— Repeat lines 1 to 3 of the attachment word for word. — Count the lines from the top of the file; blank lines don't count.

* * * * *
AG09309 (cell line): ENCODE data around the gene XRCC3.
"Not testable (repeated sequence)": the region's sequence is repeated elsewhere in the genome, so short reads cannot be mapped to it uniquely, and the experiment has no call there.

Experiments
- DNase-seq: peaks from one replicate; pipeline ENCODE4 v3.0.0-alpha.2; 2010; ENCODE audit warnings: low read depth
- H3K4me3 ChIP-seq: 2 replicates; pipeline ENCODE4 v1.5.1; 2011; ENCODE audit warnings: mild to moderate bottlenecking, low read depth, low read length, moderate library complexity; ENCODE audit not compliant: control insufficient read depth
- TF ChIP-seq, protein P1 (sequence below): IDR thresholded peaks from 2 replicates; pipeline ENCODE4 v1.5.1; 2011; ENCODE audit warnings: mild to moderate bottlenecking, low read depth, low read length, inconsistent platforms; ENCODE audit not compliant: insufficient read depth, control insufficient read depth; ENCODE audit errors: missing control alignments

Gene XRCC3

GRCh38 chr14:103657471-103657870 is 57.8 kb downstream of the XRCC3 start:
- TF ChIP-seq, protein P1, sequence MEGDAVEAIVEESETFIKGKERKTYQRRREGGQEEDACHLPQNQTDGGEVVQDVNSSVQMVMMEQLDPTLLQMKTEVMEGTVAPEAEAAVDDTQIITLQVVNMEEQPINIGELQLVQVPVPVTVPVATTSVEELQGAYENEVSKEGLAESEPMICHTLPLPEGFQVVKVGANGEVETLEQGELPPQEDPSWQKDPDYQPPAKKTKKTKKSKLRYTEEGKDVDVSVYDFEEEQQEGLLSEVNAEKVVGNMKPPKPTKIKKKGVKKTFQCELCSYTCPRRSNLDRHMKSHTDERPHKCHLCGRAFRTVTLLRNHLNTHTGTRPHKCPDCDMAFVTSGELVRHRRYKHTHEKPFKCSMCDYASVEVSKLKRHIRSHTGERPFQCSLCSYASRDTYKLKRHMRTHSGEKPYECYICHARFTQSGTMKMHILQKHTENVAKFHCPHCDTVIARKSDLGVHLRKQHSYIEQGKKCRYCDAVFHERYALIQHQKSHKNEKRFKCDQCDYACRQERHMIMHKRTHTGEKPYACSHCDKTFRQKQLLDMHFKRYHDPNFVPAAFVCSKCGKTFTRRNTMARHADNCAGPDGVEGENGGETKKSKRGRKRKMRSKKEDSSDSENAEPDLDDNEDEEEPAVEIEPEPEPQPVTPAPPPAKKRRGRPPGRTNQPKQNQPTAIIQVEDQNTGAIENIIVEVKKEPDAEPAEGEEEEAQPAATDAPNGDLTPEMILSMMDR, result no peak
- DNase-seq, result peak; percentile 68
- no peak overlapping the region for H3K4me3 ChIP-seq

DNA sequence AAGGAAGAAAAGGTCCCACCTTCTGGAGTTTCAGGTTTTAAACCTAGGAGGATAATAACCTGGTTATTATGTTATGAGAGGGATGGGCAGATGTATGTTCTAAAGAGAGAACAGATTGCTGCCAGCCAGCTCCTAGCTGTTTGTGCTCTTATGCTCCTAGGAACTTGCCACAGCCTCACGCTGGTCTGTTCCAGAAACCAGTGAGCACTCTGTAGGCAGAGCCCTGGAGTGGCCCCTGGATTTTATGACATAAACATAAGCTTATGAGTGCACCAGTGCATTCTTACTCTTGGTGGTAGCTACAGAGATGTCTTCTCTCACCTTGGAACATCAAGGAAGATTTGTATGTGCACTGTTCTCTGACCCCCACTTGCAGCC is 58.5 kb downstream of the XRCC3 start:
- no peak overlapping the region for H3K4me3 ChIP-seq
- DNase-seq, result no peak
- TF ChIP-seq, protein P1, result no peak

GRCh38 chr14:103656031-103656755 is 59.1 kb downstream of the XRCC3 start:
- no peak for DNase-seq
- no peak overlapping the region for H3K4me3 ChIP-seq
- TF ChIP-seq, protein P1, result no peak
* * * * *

AG09309 (cell line): ENCODE data around the gene XRCC3.
"Not testable (repeated sequence)": the region's sequence is repeated elsewhere in the genome, so short reads cannot be mapped to it uniquely, and the experiment has no call there.

Experiments